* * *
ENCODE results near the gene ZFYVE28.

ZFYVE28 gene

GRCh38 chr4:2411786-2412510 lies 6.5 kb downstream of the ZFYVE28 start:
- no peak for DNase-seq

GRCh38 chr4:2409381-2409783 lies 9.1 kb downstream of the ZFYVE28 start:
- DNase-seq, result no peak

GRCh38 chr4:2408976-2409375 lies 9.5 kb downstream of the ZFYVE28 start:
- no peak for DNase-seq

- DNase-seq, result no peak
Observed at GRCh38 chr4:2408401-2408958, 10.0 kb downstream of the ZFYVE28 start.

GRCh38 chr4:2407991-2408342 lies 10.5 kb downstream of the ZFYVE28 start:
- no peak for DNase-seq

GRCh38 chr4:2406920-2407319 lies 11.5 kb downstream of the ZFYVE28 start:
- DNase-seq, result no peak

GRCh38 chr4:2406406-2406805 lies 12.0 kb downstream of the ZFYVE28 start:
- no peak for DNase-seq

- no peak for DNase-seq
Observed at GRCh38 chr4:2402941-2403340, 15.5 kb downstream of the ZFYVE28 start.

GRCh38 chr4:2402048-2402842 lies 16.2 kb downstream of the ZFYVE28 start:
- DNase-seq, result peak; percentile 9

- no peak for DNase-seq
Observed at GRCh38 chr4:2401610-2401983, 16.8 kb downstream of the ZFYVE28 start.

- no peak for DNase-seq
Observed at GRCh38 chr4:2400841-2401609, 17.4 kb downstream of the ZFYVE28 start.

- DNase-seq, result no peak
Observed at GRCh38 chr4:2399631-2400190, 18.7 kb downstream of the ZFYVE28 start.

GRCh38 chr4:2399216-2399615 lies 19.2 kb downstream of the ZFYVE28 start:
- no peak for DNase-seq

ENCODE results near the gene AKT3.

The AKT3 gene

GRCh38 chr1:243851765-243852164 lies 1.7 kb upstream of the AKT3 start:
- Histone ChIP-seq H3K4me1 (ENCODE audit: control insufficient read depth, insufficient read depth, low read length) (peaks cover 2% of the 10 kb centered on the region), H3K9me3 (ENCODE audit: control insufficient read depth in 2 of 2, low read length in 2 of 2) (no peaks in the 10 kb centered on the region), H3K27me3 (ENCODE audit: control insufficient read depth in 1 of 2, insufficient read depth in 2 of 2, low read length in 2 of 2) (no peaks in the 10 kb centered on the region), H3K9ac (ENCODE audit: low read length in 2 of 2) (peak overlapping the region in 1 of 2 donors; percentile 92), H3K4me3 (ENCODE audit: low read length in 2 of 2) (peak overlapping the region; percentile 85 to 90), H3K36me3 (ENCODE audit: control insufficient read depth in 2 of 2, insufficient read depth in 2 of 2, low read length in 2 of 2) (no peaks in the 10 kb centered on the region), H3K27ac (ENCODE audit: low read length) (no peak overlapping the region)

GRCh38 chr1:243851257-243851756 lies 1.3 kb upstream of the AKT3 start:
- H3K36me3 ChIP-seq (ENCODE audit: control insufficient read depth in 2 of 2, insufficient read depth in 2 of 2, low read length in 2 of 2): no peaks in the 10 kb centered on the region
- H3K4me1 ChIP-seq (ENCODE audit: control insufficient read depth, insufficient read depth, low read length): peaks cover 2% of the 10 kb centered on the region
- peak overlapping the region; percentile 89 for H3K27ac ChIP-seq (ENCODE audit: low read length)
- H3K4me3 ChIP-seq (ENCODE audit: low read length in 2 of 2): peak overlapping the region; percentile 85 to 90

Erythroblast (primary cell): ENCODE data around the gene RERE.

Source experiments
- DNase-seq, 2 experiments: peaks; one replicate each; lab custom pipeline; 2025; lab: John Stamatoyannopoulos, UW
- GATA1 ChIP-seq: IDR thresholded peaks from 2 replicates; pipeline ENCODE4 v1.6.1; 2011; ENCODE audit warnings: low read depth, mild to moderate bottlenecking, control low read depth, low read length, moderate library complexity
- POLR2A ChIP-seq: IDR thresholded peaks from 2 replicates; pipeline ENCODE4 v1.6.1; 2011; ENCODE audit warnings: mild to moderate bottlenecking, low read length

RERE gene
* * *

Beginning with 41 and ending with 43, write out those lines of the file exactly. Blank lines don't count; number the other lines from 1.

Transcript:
- GATA1 ChIP-seq: IDR thresholded peaks from 2 replicates; pipeline ENCODE4 v1.6.1; 2011; ENCODE audit warnings: low read depth, mild to moderate bottlenecking, control low read depth, low read length, moderate library complexity
- POLR2A ChIP-seq: IDR thresholded peaks from 2 replicates; pipeline ENCODE4 v1.6.1; 2011; ENCODE audit warnings: mild to moderate bottlenecking, low read length

RERE gene